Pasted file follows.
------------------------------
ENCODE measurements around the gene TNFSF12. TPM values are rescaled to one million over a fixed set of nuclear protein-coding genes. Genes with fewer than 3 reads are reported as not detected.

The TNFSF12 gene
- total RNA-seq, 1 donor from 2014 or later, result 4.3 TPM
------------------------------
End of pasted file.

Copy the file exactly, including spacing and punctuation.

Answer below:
ENCODE measurements around the gene TNFSF12. TPM values are rescaled to one million over a fixed set of nuclear protein-coding genes. Genes with fewer than 3 reads are reported as not detected.

The TNFSF12 gene
- total RNA-seq, 1 donor from 2014 or later, result 4.3 TPM